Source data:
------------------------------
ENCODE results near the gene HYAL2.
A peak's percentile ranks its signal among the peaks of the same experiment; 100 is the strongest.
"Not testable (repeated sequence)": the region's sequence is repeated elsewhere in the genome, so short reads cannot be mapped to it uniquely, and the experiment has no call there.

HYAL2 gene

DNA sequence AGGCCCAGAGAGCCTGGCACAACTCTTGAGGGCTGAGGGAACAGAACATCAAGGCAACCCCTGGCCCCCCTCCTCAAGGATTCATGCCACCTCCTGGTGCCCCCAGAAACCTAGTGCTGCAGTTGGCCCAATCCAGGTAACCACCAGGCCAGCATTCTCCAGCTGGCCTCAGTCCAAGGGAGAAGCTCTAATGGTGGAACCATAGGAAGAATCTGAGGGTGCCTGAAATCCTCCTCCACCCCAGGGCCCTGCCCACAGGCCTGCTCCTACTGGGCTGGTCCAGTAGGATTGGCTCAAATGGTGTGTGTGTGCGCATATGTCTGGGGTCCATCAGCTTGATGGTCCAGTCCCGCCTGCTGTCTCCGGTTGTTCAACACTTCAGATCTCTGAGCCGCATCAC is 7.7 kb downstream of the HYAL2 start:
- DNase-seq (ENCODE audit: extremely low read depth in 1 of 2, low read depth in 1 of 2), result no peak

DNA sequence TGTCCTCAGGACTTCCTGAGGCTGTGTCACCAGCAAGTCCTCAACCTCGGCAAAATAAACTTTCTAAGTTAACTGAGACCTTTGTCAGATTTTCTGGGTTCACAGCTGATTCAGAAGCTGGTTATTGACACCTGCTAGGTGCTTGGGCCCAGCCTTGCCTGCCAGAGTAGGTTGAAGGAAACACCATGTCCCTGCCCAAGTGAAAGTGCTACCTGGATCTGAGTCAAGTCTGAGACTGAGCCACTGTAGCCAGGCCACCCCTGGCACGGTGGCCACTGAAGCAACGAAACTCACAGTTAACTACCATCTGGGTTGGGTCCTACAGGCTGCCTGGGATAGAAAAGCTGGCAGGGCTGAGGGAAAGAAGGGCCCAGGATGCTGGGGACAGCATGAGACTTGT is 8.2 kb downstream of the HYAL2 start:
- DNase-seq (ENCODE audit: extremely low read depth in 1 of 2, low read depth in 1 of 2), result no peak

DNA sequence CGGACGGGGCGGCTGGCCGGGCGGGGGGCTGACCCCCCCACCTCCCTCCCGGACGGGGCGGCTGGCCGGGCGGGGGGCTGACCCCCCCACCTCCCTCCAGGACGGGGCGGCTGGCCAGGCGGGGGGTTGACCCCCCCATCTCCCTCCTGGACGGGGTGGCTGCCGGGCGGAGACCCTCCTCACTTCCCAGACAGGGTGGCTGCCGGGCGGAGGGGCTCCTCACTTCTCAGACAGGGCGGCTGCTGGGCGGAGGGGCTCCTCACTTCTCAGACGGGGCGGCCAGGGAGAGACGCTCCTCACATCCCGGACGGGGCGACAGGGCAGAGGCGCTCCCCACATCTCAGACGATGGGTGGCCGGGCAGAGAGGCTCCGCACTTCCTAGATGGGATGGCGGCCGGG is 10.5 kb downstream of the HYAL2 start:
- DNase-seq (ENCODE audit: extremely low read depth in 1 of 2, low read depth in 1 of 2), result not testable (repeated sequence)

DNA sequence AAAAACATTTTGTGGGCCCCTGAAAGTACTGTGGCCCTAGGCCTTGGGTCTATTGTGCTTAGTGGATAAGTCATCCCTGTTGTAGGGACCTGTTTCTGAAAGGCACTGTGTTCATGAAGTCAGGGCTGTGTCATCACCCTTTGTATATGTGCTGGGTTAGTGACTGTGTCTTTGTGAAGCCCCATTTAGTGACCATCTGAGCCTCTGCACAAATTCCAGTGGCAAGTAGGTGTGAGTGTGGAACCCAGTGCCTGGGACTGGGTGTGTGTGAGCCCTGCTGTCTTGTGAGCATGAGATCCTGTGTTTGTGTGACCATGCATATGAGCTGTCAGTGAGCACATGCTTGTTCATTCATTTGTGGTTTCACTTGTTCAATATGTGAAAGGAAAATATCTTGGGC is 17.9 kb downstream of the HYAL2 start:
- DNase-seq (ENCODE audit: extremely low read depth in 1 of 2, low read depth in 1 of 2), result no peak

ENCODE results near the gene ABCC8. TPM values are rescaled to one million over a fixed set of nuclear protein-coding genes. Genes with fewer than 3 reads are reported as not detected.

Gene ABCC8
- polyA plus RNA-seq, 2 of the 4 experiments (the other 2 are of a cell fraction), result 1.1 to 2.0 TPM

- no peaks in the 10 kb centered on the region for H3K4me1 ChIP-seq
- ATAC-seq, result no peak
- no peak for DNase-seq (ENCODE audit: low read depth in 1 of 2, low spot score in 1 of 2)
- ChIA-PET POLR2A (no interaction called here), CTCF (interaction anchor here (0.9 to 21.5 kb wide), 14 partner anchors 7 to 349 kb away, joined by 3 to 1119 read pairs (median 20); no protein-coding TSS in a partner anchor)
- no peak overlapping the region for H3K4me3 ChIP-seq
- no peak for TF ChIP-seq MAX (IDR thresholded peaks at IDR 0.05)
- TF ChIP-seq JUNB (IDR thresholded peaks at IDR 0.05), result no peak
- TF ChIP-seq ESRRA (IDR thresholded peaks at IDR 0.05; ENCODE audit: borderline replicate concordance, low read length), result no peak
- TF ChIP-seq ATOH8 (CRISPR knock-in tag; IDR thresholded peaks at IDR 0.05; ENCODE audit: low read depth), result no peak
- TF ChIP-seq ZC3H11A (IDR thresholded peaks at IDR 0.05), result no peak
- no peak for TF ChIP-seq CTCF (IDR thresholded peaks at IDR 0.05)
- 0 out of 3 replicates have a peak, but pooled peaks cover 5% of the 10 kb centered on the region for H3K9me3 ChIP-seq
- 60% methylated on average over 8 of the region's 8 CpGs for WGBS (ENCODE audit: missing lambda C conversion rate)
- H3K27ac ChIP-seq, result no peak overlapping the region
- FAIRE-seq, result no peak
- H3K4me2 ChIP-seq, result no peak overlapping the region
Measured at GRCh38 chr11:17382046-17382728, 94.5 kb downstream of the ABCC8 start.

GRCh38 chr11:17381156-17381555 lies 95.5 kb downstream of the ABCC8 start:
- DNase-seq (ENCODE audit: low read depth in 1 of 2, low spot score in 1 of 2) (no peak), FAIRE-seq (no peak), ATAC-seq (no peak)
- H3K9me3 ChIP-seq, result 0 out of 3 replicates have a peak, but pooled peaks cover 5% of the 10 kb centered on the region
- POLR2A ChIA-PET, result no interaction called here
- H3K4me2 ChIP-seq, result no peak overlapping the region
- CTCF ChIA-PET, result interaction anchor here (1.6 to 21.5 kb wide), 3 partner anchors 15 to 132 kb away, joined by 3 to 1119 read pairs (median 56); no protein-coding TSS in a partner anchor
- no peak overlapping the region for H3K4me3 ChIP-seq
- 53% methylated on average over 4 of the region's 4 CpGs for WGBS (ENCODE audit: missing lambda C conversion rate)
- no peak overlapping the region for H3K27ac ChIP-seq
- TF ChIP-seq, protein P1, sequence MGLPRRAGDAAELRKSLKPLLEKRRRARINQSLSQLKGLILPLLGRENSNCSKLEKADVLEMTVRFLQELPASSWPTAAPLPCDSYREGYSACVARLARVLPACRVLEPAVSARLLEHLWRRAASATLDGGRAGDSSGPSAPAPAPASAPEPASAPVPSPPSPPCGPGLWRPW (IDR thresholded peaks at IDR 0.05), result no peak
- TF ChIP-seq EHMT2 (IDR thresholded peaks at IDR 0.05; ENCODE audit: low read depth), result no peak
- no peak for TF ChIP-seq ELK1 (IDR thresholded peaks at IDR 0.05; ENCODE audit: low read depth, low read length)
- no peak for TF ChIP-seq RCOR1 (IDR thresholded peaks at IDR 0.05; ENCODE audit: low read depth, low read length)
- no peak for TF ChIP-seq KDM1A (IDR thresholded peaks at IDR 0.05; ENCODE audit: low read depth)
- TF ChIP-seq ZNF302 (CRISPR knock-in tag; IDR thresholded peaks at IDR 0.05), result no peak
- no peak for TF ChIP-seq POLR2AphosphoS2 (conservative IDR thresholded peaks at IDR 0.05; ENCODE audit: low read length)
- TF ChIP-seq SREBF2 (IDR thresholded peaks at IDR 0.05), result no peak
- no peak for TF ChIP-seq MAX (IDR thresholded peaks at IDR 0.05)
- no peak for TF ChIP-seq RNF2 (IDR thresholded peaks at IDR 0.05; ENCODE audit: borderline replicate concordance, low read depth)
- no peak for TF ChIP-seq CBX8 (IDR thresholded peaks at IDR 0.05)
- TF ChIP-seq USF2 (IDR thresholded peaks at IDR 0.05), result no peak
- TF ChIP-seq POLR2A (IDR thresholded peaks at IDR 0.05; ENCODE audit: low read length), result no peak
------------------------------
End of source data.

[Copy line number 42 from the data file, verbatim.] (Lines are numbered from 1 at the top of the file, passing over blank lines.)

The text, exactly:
- TF ChIP-seq, protein P1, sequence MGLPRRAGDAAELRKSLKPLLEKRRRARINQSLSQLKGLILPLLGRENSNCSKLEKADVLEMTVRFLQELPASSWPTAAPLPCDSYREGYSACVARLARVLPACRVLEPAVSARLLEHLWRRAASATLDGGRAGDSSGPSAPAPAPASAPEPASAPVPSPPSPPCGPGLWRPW (IDR thresholded peaks at IDR 0.05), result no peak